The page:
What about the plant that never goes dormant. It is always producing new baby leaves. Therefore it always has some green leaves. It is evergreen but more precisely it is evergrowing. The new leaves might be produced more slowly when the growing conditions are not the best and they might be produced more quickly when the growing conditions are good. The speed at which the new leaves are produced will vary. If the plant experiences an extreme event, for example the temperature goes well below freezing or very high then all the leaves it has, will start to die but it still will produce new baby leaves to replace the dying leaves (unless the growing point was killed by the extreme event).
When temperatures are too low plants do not grow. By definition they are dormant. That kind of dormancy is caused by conditions that are outside of the plant - in the environment. That type of dormancy is called ecodormancy.
All daylilies can become ecodormant. For example, they can all stop growing (producing new baby leaves) when it is too cold, or too hot or too dry.
In winter, all the daylilies in my garden are ecodormant. The temperatures are too low for them to grow and the daylilies will not be able to grow again until spring, possibly late March or early April when the temperatures have become sufficiently above freezing. If a daylily is only ecodormant then if I dig it up and bring it inside and provide it with good growing conditions, especially warmth, it will start to grow without much delay. Lets look back at the registration definition for dormancy, and we ignore the loss of leaves part (because it is not a requirement for plant dormancy) but focus on the requirement for pointed buds and no growth until spring. According to that part of the definition, in locations where there are warm spells during winter a dormant daylily should not start to grow. My interpretation is that ecodormancy is not the type of dormancy required for a daylily to be registered as a dormant.
There is a second type of dormancy. This type of dormancy does not depend on the external growing conditions. Even if those are conducive to growth in these cases a dormant daylily will not grow until it is ready to grow. This type of dormancy is called endodormancy because it depends on conditions within the growing point. If a daylily is endodormant during the winter and I bring it inside and give it good growing conditions it will not start to grow relatively quickly; it may never start to grow at all; it may not grow for a long time or it may take a lengthy time to start to grow and then not grow normally - it may or may not then die. In locations where there are warm winter spells an endodormant daylily will not start to grow again until spring.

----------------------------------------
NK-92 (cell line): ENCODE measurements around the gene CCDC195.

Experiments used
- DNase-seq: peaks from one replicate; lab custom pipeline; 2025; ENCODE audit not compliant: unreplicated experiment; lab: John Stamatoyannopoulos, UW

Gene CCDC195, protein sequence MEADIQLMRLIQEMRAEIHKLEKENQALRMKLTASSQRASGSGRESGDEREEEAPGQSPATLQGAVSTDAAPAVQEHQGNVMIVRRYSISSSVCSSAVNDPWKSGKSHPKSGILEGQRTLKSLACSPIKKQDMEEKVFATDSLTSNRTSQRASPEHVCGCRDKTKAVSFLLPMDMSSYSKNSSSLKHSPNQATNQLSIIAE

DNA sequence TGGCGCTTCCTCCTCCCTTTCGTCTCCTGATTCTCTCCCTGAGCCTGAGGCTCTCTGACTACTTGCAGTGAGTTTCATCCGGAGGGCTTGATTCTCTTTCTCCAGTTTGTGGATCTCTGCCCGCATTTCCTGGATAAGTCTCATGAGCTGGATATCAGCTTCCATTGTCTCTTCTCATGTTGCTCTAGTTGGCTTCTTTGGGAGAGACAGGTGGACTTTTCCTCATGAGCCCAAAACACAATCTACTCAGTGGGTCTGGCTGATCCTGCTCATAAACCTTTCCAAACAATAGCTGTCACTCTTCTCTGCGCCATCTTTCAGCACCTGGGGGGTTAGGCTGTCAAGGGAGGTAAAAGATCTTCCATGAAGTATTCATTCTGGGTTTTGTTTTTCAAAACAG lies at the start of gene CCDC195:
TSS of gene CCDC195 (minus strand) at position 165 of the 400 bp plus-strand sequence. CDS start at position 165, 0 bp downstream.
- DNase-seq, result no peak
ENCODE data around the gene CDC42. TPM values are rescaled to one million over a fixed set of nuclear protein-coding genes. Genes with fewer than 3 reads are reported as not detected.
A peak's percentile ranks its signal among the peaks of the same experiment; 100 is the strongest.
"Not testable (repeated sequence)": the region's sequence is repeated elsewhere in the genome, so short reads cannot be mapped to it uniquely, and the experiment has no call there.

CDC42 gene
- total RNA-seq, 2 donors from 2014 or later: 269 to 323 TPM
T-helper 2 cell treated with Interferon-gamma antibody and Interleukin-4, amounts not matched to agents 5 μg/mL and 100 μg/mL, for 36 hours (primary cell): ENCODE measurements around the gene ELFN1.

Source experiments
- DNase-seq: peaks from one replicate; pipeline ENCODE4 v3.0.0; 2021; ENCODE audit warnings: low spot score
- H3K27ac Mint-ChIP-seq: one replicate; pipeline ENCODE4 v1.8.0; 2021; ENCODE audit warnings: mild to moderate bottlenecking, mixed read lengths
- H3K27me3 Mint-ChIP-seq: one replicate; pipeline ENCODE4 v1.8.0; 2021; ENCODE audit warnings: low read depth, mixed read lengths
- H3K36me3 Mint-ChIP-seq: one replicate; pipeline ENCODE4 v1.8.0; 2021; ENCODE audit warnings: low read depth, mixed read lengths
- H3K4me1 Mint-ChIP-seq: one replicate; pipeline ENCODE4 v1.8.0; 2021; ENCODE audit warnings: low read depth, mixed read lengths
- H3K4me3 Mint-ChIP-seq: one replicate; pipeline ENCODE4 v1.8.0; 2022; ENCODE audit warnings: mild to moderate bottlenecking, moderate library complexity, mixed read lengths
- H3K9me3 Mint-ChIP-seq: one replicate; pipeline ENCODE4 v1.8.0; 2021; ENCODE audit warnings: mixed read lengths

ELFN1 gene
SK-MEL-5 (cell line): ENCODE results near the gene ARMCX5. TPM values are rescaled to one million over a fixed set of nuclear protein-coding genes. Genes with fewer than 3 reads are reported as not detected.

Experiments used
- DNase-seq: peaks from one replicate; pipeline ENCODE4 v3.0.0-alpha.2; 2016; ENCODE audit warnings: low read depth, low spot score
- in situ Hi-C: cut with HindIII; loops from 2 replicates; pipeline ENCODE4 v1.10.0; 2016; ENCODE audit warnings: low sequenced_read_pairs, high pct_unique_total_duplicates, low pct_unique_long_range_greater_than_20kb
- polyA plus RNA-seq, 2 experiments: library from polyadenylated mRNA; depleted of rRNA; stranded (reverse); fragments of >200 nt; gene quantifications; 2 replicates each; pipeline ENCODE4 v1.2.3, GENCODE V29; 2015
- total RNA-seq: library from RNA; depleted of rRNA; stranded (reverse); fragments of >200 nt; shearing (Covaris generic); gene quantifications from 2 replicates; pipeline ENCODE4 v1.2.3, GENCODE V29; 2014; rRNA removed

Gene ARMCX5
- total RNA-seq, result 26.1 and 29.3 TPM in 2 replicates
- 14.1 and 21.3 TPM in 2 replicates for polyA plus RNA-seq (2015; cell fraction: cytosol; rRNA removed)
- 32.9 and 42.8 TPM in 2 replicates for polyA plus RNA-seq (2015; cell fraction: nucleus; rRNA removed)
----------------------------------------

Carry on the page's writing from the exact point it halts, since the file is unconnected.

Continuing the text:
So far, every daylily that has gone dormant in my conditions and that I have brought inside to test has started to grow quickly. None of the tested daylilies are endodormant - they all have been ecodormant. Stout did the same test. He took a number of daylilies inside into a greenhouse in November in New York city. They all started to grow quickly. None were endodormant; all were ecodormant. I have tried bringing daylilies inside in mid-October - they were only ecodormant. This next year I will try bringing them inside in September or earlier. Stout thought that a few specific species-type daylilies might have become endodormant while growing in the greenhouse during winter. The reason he thought this, was because they became dormant after growing in the greenhouse for some time and then sometime later when they started to grow again they did not grow normally. Some endodormant plant species need to experience sufficient cold (chilling hours or days) to properly break their dormancy. When Stout chilled the abnormally growing daylilies for 30 days they then grew normally.
In my tests I have found no daylily that grew abnormally after I brought them inside. I have found no daylily that required chilling to grow properly. I am now testing the same daylily species (I hope) that Stout found required chilling to grow normally after going dormant inside. But even if that daylily species does require chilling so far it seems that endodormancy may have been bred out of all modern daylily cultivars.
In Dan Hansen's videos about dormancy he talks about dormancy in 'Taos'. From the AHS registration database:
Taos (Stamile, 1999) height 24in (61cm), bloom 6in (15.0cm), season EM, Rebloom, Dormant, Tetraploid, Fragrant, 26 buds, 3 branches, Pastel cream pink blend with gold edge above green throat. (((Ming Porcelain × Crush on You) × sdlg) × Shimmering Elegance)
'Taos' is registered as a dormant. I am growing a row of 'Taos' for testing. My notes indicate that as of Sept. 17 of last year the 'Taos' plants were dormant but still had some green leaves. Beside them other daylily cultivars were not dormant. I dug up three fans of 'Taos' on Dec 27 of last year. At that time all the leaves were dead and the plants were completely underground. The next three photographs show the three buds after I cleaned off the soil on Dec 27.
All three buds had been completely underground. Only one bud had a pointed tip. Because two of the buds showed an M-shaped tip (the separation labelled A) I guessed that all three buds were only ecodormant, that they had already started to grow in the autumn and then the temperatures became too low and they stopped growing and that all three were only ecodormant. In fact all three started to grow within two days of being brought inside. (the three buds are in the same order below as they are above). They have continued to grow.
'Hyperion' goes dormant in Florida (Gainesville); goes completely underground and does not reappear until spring (March?). I tested it here. It starts to grow quickly when brought inside - it is ecodormant not endodormant.
Perhaps I will find an endodormant cultivar among those listed above. (typing errors will be corrected later and I may add more information, please bear with me.)